So I turned my kayak back into the current and began to paddle. And I went nowhere. The tide was ebbing really fast now and I could barely move in it. I got a little scared, wondering if I'd be stuck out in the grass for a while. I calmed down and thought for a second. The current is broken up by the tall boat docks on the other side of the channel. If I could stay close to them, maybe I could make some headway. With that game plan, I paddled across the large channel and came up close to the docks. It didn't help that I had fast boats jetting right next to me, sending big wakes that almost came over the side of the yak.

I paddled straight into the current, but under the docks. I was making a little movement at least. Paddling like this, it took me a full hour to get back. And boy was I beat when I got back. My arms were sore and my skin a little crisp. But I was glad to be back on dry land, and happy that I had finally done the kayak thing. I think it'll take some getting used to, but I'd like to do it again. Hopefully when I save some bucks, I can get a kayak of my own. Oh, and catching some fish would be nice too.

Motivation for next time


On Sunday morning, after breakfast, we made out way into conference room and listened to three faculty members who joined us. All of them were MSTP graduates (not all from Duke) and each is now a professor at Duke, just beginning their careers. They were Nicole Calakos, Matt Wolf and Mark Palmeri.

When you're doing something that takes so long as becoming a physician-scientist, it is important to have frequent reminders of why you're doing this and also that others before you have completed the path successfully and are now doing what you'd someday like to do. In other words, role models are especially important to us MudPhuds-in-training.

Each of the three speakers that morning followed a different track. Dr Wolf finished his MSTP training and then did a residency in cardiology and a fellowship, both at Duke. He's at the inception of his independent career now, ten years after finishing MD-PhD training at Wash U. Dr. Palmeri, on the other hand, forwent residency and went straight into academics as a research professor in the BME department here. While he can't treat patients, he impressed upon us that one can still do very clinically relevant research and still have some patient contact even without doing a residency. Dr Calakos followed yet another distinct path. She completed here MD-PhD at Stanford, did a neurology residency at UCSF, then did a traditional post-doc at Stanford, and finally landed at Duke as an assistant professor.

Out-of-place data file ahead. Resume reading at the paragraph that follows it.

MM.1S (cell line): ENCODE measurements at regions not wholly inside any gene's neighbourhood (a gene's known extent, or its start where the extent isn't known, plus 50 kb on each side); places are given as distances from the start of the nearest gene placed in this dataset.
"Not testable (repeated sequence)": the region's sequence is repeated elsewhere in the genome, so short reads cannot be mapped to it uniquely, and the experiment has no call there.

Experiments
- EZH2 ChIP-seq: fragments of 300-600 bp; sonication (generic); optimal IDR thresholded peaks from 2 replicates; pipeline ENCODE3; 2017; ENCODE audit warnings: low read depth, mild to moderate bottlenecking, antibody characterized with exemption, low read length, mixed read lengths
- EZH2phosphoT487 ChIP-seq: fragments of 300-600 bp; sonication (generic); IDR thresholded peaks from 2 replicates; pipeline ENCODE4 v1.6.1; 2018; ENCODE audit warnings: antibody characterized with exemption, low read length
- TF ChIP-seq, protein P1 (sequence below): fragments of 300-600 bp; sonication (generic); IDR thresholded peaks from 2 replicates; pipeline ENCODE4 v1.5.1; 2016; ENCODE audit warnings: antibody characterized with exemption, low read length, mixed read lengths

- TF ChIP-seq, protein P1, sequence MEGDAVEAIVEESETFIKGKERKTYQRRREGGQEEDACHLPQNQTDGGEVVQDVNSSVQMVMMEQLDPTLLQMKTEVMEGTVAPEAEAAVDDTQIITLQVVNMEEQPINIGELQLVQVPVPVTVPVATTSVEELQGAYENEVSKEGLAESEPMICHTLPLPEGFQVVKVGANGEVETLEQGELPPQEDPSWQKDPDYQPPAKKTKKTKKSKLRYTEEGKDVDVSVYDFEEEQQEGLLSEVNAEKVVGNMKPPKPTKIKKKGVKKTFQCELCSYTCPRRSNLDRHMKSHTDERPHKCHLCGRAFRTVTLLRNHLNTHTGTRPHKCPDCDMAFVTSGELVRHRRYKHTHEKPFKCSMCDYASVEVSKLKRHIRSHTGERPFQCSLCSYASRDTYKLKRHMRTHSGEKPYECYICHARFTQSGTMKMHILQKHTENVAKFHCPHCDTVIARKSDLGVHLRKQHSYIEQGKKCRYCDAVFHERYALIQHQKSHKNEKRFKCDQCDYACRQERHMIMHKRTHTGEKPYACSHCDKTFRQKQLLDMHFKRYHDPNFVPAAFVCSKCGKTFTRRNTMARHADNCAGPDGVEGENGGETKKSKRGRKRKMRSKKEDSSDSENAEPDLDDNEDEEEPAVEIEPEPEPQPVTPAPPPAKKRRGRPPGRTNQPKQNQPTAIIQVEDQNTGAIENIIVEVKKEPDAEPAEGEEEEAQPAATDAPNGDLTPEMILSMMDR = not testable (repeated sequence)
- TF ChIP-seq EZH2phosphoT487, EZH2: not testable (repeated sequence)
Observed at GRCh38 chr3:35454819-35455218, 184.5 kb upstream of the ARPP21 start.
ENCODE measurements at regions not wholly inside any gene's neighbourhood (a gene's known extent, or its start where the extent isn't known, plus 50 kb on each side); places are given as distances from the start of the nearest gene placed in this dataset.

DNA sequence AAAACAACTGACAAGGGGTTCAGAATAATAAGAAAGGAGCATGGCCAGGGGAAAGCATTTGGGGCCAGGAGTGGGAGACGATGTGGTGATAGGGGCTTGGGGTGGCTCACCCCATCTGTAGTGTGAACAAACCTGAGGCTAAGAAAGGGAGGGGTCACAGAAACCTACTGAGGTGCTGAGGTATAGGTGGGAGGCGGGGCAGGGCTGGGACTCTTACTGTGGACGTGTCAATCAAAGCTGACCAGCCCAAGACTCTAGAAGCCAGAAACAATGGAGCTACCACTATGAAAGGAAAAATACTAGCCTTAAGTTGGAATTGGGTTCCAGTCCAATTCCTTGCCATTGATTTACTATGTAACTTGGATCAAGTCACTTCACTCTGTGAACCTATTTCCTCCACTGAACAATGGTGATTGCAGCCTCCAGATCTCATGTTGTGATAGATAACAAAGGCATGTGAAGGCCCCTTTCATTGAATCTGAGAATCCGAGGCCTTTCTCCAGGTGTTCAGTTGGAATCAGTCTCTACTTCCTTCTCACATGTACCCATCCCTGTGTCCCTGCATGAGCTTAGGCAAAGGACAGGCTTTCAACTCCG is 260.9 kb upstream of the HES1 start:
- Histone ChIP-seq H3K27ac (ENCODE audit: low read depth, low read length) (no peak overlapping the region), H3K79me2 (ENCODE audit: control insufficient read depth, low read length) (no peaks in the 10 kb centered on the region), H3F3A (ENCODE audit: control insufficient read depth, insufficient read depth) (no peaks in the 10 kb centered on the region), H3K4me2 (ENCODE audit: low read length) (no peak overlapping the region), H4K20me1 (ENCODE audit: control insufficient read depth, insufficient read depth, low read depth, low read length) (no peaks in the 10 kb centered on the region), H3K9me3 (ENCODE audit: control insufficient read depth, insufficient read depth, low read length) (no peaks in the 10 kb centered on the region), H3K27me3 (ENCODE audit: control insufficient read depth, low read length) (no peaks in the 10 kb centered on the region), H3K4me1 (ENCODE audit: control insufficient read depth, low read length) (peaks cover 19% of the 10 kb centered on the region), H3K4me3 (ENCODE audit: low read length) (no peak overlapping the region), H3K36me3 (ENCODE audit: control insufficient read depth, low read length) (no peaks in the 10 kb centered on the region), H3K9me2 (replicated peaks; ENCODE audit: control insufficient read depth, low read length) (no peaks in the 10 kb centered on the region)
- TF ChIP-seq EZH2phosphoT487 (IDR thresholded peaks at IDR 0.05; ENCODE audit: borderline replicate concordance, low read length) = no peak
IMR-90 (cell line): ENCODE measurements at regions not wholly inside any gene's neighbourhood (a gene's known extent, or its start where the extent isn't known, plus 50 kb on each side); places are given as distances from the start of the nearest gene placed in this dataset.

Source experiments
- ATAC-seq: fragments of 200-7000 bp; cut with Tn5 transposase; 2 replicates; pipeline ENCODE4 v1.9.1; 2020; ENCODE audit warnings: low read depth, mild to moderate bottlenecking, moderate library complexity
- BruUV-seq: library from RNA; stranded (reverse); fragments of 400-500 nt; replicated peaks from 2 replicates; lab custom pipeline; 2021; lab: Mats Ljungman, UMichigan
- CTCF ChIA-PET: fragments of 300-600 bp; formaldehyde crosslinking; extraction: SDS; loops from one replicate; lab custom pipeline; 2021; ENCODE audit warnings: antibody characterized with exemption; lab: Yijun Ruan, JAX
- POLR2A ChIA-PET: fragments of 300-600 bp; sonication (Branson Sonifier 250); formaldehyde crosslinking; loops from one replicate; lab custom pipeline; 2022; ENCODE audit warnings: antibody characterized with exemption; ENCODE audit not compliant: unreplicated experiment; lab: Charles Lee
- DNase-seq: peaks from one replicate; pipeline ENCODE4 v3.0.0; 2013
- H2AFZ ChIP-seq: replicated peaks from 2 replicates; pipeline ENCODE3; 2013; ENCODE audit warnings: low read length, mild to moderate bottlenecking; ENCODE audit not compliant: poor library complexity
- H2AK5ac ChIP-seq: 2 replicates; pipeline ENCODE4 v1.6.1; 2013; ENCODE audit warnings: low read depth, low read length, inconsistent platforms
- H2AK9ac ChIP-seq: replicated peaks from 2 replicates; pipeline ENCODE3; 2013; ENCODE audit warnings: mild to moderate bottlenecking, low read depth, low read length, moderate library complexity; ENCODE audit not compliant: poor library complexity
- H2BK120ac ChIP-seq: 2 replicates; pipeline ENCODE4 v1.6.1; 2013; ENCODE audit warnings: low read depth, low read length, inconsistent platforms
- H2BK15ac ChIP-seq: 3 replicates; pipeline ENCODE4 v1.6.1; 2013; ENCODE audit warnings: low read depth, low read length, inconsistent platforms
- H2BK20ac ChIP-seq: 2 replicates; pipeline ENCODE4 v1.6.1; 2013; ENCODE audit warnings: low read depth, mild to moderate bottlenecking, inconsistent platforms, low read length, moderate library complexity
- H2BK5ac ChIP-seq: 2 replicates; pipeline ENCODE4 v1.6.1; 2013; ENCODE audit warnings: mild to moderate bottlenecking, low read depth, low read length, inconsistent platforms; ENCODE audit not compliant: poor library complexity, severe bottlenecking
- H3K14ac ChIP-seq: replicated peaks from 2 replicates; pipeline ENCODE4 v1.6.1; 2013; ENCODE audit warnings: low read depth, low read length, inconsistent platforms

The first lesson I took away from hearing these three speak is that there is no one right way to become a physician-scientist. There are many ways, each of them with their merits. For my own interests, I was most happy to hear about Dr. Calakos' trajectory. Although a very long way out, I've thought about where I'd like to do a residency and where I'd ultimately want to live and work one day. For MD-PhD's, one often hears about research track residencies where you do residency and a quasi-post-doc all in one place, to the end that you become a faculty member at that institution when your training is over. But what if you don't want to do all those things in the same place? I'd like to do my residency at one place, post-doc at another, and then finally become a professor at another. Can you do this? Calakos' story convinced me that I could.

Second, in listening to Drs. Wolf and Calakos, we all realized, you can do it all. Calakos is an assistant professor at Duke, an excellent scientist, a clinician and a teacher. Same with Wolf. Calakos brought her two young children and husband with her. I care about my family life very much, and so many of the successful scientists I've come to know seem to be willing to sacrifice that part of their lives for scientific glory. Having Dr. Calakos' family there showed us all that you don't have to make that sacrifice for success. You really can have it all if you're smart with your time and you make prudent decisions about what you pursue in your career. Along those lines, we heard from several people that more cerebral and less procedural clinical specialties lend themselves better to a physician-scientist's career than more labor intensive procedural based practices. I will ruminate on that piece of advice when choosing what I want to do as a clinician.

In sum, all of us, especially the first years, left super motivated. Getting our minds off of Normal Body for a few days was the perfect remedy for a little bit of burnout. We were reminded of what we're here to do and we were given excellent examples of people we can model ourselves after.
All in all, I'd say the retreat was a success.

I'll post some pics when they come up.

1 comment:

  1. sounds like a great weekend. I am glad you are enjoying everything